Bienal Pavilion/Ciccillo Matarazzo Pavilion – This boxy building, designed by Niemeyer and Hélio Uchôa, hosts a biannual art exposition, called the São Paulo Art Biennal (Bienal), founded in 1951 and held every two years, usually in October or November. The event was modeled after the Venice Biennale. The exposition has hosted works by Pablo Picasso and Jackson Pollack, among many other notable artists. The building houses the Museum of Contemporary Art, University of São Paulo.
This free museum hosts an impressive collection of Afro-Brazilian art, especially in the form of wooden sculptures. A visit to this music gives the visitor a lots of information about Afro-Brazilian history and plentiful examples of Afro-Brazilian artwork. This is probably one of the more under-appreciated museums in São Paulo. This is another boxy, white Niemeyer-designed building that was the Pavilion of Nations during the inaugural exposition. It once housed municipal offices prior to becoming the site of the Museum of Afro-Brasil.
Oca (Lucas Nogueira Garcez Pavilion) – This dome, also designed by Niemeyer, looks as if a spaceship has landed in the middle of the park. It houses the Museum of Aeronautics and the Museum of Folklore.
São Paulo Museum of Modern Art – This museum was built underneath a winding concrete pavilion, designed by Niemeyer, called the Grand Marquise. The museum has had offers to move to another location, but has stayed in the same place. Niemeyer himself criticized this continued use, thinking it inappropriate. Outside the museum, skateboarders have effectively taken over the concrete slab underneath the pavilion. I doubt Niemeyer had intended this use either.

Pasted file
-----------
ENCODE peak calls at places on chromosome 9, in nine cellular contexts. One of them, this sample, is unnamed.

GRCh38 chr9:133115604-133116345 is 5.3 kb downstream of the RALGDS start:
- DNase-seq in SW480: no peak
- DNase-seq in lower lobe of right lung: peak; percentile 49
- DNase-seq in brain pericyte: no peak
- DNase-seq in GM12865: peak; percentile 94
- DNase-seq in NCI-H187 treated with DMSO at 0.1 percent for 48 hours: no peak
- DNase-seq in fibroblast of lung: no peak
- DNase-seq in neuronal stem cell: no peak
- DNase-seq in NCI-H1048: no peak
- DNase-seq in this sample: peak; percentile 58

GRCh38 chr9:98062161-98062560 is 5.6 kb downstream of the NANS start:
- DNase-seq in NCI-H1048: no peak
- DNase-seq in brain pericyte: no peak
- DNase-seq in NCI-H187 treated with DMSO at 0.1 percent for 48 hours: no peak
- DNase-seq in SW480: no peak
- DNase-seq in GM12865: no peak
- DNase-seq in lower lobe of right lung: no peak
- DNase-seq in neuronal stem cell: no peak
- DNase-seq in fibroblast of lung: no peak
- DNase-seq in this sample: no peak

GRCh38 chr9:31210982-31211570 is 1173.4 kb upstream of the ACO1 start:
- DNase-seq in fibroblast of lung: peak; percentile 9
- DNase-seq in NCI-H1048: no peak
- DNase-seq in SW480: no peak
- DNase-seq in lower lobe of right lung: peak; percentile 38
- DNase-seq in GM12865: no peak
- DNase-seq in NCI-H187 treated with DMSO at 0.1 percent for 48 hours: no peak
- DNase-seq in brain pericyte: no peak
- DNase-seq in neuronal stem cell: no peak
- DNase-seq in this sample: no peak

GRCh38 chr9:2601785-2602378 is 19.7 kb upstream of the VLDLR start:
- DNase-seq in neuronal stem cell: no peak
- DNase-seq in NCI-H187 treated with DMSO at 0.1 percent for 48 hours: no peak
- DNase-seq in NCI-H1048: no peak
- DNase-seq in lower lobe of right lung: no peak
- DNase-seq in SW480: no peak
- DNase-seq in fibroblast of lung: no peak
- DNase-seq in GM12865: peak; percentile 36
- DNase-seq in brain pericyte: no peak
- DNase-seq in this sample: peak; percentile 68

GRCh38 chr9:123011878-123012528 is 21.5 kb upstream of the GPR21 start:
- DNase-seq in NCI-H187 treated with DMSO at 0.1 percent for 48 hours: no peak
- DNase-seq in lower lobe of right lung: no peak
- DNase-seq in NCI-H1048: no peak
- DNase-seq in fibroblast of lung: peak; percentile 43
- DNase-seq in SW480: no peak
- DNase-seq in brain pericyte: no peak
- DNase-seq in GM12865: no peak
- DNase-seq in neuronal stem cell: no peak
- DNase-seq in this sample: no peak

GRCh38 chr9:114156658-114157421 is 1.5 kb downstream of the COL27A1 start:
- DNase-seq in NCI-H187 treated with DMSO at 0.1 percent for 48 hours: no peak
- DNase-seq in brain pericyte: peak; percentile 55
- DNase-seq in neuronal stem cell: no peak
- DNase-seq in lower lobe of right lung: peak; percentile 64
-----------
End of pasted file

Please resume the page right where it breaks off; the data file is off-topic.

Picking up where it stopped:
Japanese Pavilion – One of the surviving “nations” pavilions from the opening celebration that you can visit today is the Japanese Pavilion, a replica of the Katsura Imperial Villa in Kyoto.
Obelisk – This 72 meter high obelisk, designed by Italian-Brazilian sculptor Galileo Ugo Emendabili, an a monument to the Constitutional Revolution of 1932.
Statue of Pedro Alvares Cabral – This statue of the first European to discover Brazil states “Brazilians owe everything to Portugal.”
Ibirapuera Auditorium – This futuristic building was completed in 2005 from the original Niemeyer plan. The building hosts concerts and awards ceremonies.
Also notable are the Ibirapuera Gymnasium, a 11,000 seat area hosts concerts and sporting events, and the Ibirapuera Planetarium, another building shaped like a flying saucer.
Tips for Visiting
Unfortunately, the park isn’t located close to any of the city’s Metro stops. The closest ones are probably Ana Rosa or Vila Mariana. From either station, you can take a city bus to the park. If you want to avoid the crowds, try to avoid coming on weekends when the track gets so full, it can be hard for joggers to run through the sea of people.
Near the Park: Hotel Unique/Sky Bar
A great way to spend an evening close to Ibirapuera Park and continue the theme of futuristic, Jetsons-style architecture is to have drinks at the Sky Bar on top of the Hotel Unique. The hotel’s structure is a grey half-moon with circular windows resting between two pillars. The views from the top of the cityscape are dazzling. From there you can see the antennae from the buildings along Avenida Paulista and remind yourself that you are in one of the largest cities in the world.
Ibirapuera Park is truly a world-class urban space, combining leisure and culture on artistically landscaped grounds and structures crafted by one of Brazil’s most famous architects. The park is certainly one of São Paulo’s greatest assets, adding to the quality of life of its citizens and providing a safe and relaxing place for visitors to enjoy.
Have you visited Ibirapuera Park? What features did you enjoy about it the most?